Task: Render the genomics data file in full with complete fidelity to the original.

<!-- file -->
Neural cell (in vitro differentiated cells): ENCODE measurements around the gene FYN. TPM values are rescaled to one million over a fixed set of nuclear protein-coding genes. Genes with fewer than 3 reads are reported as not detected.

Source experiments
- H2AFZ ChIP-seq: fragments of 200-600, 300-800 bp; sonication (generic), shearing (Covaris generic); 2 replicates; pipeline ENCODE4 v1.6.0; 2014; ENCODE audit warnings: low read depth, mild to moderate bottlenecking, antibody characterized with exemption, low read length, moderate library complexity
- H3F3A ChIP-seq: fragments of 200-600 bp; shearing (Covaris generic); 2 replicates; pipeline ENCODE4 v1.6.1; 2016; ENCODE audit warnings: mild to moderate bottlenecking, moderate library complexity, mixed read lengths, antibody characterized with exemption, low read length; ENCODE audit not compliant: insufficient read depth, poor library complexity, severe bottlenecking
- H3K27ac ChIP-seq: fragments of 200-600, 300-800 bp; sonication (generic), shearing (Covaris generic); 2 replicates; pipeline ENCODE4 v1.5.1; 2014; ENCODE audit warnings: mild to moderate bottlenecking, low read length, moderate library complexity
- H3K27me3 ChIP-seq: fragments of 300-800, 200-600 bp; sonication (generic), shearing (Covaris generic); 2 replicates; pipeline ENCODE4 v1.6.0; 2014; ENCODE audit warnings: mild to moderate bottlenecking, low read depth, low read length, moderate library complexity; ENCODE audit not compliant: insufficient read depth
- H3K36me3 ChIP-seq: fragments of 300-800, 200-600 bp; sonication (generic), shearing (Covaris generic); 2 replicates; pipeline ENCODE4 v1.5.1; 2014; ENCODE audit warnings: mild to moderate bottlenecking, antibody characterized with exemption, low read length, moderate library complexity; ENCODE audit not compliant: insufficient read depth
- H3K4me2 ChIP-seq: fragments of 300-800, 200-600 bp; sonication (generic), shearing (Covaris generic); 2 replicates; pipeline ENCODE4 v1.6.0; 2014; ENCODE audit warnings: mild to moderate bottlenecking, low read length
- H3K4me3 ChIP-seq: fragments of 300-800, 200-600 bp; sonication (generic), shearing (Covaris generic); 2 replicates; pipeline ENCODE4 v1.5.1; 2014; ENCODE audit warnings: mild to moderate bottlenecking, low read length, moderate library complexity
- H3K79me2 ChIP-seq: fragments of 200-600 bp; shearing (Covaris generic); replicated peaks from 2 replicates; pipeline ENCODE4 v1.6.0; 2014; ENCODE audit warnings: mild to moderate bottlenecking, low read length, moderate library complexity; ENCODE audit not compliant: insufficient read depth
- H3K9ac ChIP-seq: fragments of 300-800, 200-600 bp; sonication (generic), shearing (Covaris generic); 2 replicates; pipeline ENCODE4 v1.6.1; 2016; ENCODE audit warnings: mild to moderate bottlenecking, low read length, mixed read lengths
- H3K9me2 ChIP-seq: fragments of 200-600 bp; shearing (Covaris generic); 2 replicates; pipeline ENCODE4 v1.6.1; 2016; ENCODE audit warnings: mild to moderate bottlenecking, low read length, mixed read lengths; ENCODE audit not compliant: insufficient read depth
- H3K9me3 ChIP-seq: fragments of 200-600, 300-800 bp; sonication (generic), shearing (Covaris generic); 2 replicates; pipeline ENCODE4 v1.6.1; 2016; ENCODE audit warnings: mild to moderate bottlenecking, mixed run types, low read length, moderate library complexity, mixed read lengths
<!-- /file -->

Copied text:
Neural cell (in vitro differentiated cells): ENCODE measurements around the gene FYN. TPM values are rescaled to one million over a fixed set of nuclear protein-coding genes. Genes with fewer than 3 reads are reported as not detected.

Source experiments
- H2AFZ ChIP-seq: fragments of 200-600, 300-800 bp; sonication (generic), shearing (Covaris generic); 2 replicates; pipeline ENCODE4 v1.6.0; 2014; ENCODE audit warnings: low read depth, mild to moderate bottlenecking, antibody characterized with exemption, low read length, moderate library complexity
- H3F3A ChIP-seq: fragments of 200-600 bp; shearing (Covaris generic); 2 replicates; pipeline ENCODE4 v1.6.1; 2016; ENCODE audit warnings: mild to moderate bottlenecking, moderate library complexity, mixed read lengths, antibody characterized with exemption, low read length; ENCODE audit not compliant: insufficient read depth, poor library complexity, severe bottlenecking
- H3K27ac ChIP-seq: fragments of 200-600, 300-800 bp; sonication (generic), shearing (Covaris generic); 2 replicates; pipeline ENCODE4 v1.5.1; 2014; ENCODE audit warnings: mild to moderate bottlenecking, low read length, moderate library complexity
- H3K27me3 ChIP-seq: fragments of 300-800, 200-600 bp; sonication (generic), shearing (Covaris generic); 2 replicates; pipeline ENCODE4 v1.6.0; 2014; ENCODE audit warnings: mild to moderate bottlenecking, low read depth, low read length, moderate library complexity; ENCODE audit not compliant: insufficient read depth
- H3K36me3 ChIP-seq: fragments of 300-800, 200-600 bp; sonication (generic), shearing (Covaris generic); 2 replicates; pipeline ENCODE4 v1.5.1; 2014; ENCODE audit warnings: mild to moderate bottlenecking, antibody characterized with exemption, low read length, moderate library complexity; ENCODE audit not compliant: insufficient read depth
- H3K4me2 ChIP-seq: fragments of 300-800, 200-600 bp; sonication (generic), shearing (Covaris generic); 2 replicates; pipeline ENCODE4 v1.6.0; 2014; ENCODE audit warnings: mild to moderate bottlenecking, low read length
- H3K4me3 ChIP-seq: fragments of 300-800, 200-600 bp; sonication (generic), shearing (Covaris generic); 2 replicates; pipeline ENCODE4 v1.5.1; 2014; ENCODE audit warnings: mild to moderate bottlenecking, low read length, moderate library complexity
- H3K79me2 ChIP-seq: fragments of 200-600 bp; shearing (Covaris generic); replicated peaks from 2 replicates; pipeline ENCODE4 v1.6.0; 2014; ENCODE audit warnings: mild to moderate bottlenecking, low read length, moderate library complexity; ENCODE audit not compliant: insufficient read depth
- H3K9ac ChIP-seq: fragments of 300-800, 200-600 bp; sonication (generic), shearing (Covaris generic); 2 replicates; pipeline ENCODE4 v1.6.1; 2016; ENCODE audit warnings: mild to moderate bottlenecking, low read length, mixed read lengths
- H3K9me2 ChIP-seq: fragments of 200-600 bp; shearing (Covaris generic); 2 replicates; pipeline ENCODE4 v1.6.1; 2016; ENCODE audit warnings: mild to moderate bottlenecking, low read length, mixed read lengths; ENCODE audit not compliant: insufficient read depth
- H3K9me3 ChIP-seq: fragments of 200-600, 300-800 bp; sonication (generic), shearing (Covaris generic); 2 replicates; pipeline ENCODE4 v1.6.1; 2016; ENCODE audit warnings: mild to moderate bottlenecking, mixed run types, low read length, moderate library complexity, mixed read lengths